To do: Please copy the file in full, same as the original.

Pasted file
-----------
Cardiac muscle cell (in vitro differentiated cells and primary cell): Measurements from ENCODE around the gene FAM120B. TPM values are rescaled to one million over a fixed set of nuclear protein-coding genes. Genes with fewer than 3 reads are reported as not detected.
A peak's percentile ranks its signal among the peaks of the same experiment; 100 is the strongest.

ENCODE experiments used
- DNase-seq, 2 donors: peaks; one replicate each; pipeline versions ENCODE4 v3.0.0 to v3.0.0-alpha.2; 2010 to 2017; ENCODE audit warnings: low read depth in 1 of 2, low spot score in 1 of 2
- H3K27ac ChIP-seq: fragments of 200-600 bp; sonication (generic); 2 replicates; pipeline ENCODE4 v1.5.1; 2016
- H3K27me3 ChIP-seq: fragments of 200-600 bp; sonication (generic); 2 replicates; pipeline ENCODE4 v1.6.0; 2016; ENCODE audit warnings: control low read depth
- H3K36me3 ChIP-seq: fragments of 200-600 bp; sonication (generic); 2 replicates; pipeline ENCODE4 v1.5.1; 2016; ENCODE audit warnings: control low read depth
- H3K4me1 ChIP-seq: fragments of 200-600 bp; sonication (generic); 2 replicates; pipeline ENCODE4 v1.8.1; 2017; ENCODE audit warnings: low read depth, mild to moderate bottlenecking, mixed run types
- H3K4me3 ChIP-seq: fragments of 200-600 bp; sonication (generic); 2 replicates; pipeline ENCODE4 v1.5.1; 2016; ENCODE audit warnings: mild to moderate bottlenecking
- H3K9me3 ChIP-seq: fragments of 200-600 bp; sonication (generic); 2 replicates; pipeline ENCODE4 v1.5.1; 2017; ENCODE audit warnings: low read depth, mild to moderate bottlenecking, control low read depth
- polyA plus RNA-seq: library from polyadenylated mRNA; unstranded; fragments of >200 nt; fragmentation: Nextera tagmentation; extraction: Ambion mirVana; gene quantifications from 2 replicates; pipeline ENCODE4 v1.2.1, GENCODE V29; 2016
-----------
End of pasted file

Cardiac muscle cell (in vitro differentiated cells and primary cell): Measurements from ENCODE around the gene FAM120B. TPM values are rescaled to one million over a fixed set of nuclear protein-coding genes. Genes with fewer than 3 reads are reported as not detected.
A peak's percentile ranks its signal among the peaks of the same experiment; 100 is the strongest.

ENCODE experiments used
- DNase-seq, 2 donors: peaks; one replicate each; pipeline versions ENCODE4 v3.0.0 to v3.0.0-alpha.2; 2010 to 2017; ENCODE audit warnings: low read depth in 1 of 2, low spot score in 1 of 2
- H3K27ac ChIP-seq: fragments of 200-600 bp; sonication (generic); 2 replicates; pipeline ENCODE4 v1.5.1; 2016
- H3K27me3 ChIP-seq: fragments of 200-600 bp; sonication (generic); 2 replicates; pipeline ENCODE4 v1.6.0; 2016; ENCODE audit warnings: control low read depth
- H3K36me3 ChIP-seq: fragments of 200-600 bp; sonication (generic); 2 replicates; pipeline ENCODE4 v1.5.1; 2016; ENCODE audit warnings: control low read depth
- H3K4me1 ChIP-seq: fragments of 200-600 bp; sonication (generic); 2 replicates; pipeline ENCODE4 v1.8.1; 2017; ENCODE audit warnings: low read depth, mild to moderate bottlenecking, mixed run types
- H3K4me3 ChIP-seq: fragments of 200-600 bp; sonication (generic); 2 replicates; pipeline ENCODE4 v1.5.1; 2016; ENCODE audit warnings: mild to moderate bottlenecking
- H3K9me3 ChIP-seq: fragments of 200-600 bp; sonication (generic); 2 replicates; pipeline ENCODE4 v1.5.1; 2017; ENCODE audit warnings: low read depth, mild to moderate bottlenecking, control low read depth
- polyA plus RNA-seq: library from polyadenylated mRNA; unstranded; fragments of >200 nt; fragmentation: Nextera tagmentation; extraction: Ambion mirVana; gene quantifications from 2 replicates; pipeline ENCODE4 v1.2.1, GENCODE V29; 2016